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Having won the Ironman World Championship for the past two years, Patrick Lange knows exactly what he has to do to retain his title this Saturday—and he also knows who could stand in his way. The fleet-footed German appeared calm and confident at this morning’s press conference, flustered only by the Big Island’s mosquitoes and never by questions about his form or the bullseye on his back.
As the first man to break the eight-hour mark here, Lange knows a thing or two about how to unleash a tactically-perfect race, but he also knows there is a long line of men ready to end his reign. Although some of the greatest threats come from his countrymen, namely Jan Frodeno and Sebastian Kienle, Lange is quick to praise the strength in depth of the German pro field, which boasts a total of 13 athletes in this year’s race. “It shows us just how much the sport is growing in Germany,” he says.
Germans aside, Lange points out that there’ll be another man on his radar: the two-time Olympic gold medallist Alistair Brownlee. Although it’ll be Brownlee’s first time racing on the Big Island, Lange knows better than to underestimate an athlete of his caliber—and he’s taken time to do his homework.
“Brownlee is definitely a man to watch,” says Lange. “He has had great races all over the planet. I did some of my Kona preparation in The Woodlands in Texas with some friends of Brownlee’s (notably British ITU racer turned long course athlete Will Clarke), so I was able to get a little bit of an insight into him and I now know enough that he’ll be one to watch.”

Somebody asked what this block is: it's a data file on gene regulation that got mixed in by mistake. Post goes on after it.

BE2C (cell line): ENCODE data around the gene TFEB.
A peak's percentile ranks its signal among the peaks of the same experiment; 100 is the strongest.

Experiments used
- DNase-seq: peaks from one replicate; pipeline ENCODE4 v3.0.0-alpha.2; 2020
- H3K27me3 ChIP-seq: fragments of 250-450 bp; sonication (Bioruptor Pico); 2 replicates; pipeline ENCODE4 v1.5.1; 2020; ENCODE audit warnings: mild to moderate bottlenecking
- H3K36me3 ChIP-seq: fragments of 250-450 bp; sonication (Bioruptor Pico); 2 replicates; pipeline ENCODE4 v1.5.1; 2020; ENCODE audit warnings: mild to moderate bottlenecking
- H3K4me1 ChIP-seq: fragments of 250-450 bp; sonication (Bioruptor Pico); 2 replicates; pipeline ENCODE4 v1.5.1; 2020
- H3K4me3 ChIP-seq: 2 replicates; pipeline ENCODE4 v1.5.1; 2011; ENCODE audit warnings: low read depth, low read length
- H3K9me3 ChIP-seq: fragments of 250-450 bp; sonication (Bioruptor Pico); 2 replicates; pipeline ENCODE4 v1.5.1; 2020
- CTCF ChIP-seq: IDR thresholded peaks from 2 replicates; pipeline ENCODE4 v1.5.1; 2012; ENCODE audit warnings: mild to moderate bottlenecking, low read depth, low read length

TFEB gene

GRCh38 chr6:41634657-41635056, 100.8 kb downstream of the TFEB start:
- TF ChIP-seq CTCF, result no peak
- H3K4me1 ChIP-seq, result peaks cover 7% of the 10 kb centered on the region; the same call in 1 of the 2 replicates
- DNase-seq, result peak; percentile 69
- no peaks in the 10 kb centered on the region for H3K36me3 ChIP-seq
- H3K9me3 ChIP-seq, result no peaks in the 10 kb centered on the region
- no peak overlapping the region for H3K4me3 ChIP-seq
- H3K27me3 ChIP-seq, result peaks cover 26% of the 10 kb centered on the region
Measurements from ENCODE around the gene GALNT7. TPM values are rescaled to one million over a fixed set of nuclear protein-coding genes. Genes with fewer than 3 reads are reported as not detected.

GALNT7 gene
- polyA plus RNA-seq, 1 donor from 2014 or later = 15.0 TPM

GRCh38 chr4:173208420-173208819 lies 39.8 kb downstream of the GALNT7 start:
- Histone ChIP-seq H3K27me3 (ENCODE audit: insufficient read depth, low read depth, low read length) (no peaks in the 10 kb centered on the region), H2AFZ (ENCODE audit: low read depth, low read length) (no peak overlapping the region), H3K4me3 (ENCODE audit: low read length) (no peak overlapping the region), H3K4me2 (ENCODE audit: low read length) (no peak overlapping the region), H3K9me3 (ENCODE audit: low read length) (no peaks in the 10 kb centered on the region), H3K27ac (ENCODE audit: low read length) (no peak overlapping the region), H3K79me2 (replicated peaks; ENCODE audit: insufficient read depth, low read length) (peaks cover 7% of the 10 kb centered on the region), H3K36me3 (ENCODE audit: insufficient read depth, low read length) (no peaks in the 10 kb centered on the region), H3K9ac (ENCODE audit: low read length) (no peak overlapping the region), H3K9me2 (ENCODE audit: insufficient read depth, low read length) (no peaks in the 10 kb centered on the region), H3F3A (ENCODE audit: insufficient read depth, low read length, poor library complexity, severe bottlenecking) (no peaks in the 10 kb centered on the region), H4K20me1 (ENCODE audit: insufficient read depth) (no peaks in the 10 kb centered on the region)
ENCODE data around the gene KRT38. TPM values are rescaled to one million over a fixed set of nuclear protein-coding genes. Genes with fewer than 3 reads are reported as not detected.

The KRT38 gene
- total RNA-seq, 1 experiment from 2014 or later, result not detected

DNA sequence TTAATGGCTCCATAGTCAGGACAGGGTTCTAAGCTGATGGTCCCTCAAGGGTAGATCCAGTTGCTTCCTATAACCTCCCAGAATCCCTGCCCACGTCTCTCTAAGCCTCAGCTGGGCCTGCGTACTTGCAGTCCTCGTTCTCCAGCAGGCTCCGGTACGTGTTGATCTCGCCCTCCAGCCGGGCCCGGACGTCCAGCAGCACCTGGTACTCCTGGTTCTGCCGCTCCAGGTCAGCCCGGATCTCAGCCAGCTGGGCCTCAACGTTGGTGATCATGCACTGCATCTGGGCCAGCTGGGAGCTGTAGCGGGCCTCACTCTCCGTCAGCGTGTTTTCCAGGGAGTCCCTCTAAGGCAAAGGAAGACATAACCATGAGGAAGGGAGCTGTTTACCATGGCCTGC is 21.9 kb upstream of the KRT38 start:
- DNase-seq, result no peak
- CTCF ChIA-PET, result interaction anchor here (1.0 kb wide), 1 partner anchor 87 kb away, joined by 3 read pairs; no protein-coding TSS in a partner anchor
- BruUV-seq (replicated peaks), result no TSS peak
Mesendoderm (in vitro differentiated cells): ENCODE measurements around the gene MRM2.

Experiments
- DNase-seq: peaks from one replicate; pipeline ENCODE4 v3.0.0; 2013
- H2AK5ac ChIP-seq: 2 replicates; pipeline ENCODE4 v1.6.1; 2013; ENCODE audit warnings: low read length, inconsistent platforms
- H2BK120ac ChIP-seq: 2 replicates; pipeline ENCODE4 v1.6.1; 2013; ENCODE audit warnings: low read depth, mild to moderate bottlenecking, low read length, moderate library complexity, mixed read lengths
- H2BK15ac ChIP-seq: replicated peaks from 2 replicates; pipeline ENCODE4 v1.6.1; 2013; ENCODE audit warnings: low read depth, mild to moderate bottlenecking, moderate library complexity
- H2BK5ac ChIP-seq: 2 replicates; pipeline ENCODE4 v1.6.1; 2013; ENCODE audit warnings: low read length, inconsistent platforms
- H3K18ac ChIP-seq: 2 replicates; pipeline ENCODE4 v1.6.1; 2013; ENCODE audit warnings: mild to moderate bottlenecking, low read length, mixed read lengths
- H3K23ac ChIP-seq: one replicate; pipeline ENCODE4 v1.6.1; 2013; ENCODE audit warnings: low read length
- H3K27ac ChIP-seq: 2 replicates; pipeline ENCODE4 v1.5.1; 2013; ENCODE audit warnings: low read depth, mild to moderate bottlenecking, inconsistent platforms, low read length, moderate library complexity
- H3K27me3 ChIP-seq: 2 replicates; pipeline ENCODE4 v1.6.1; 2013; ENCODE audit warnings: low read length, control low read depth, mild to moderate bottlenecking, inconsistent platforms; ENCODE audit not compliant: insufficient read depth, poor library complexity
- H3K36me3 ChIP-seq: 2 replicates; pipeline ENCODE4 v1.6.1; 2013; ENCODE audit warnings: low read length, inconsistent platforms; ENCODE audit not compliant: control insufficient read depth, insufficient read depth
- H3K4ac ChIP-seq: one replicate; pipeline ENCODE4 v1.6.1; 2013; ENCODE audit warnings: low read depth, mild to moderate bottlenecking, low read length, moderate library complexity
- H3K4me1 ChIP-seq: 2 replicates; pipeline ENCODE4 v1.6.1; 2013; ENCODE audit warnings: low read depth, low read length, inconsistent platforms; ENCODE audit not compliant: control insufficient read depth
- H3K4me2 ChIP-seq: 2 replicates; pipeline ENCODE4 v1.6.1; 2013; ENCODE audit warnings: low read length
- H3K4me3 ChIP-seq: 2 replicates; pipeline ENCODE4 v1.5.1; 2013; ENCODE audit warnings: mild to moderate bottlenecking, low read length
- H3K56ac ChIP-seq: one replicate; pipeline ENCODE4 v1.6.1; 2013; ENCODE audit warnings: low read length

And then there’s Lionel Sanders, whom Lange had a great battle with en route to his 2017 Kona victory. Lange says: “He is definitely on form and I like the way he is handling the lead-up to the race this time around. He is not so outgoing and it seems like he’s had a shift in his attitude. It’s been pretty interesting to see this development over the last year. He might well be up there in this race.”
However the race unfolds, Lange knows his place to win it is in the infamous Energy Lab. While many racers fear and dread this hellishly hot and humid part of the run course, Lange relishes it.
“The part of the race I am most excited about is the Energy Lab because that’s where the races are decided. I have fought really hard in the Energy Lab in previous years; it’s where I’ve won the race. For me, that’s the most important part.”
While some have raised questions over Lange’s form throughout the 2019 season so far, there can be no discounting an athlete who has the talent, fitness, and mental strength of this man. He references last year’s race, a race which started with a lackluster swim for him (in which he lost three minutes to the leaders), but turned into a record-breaking day atop the sport’s greatest podium.
He adds: “I had not expected that performance. It just taught me that you always have to keep pushing and trying until the race is over.”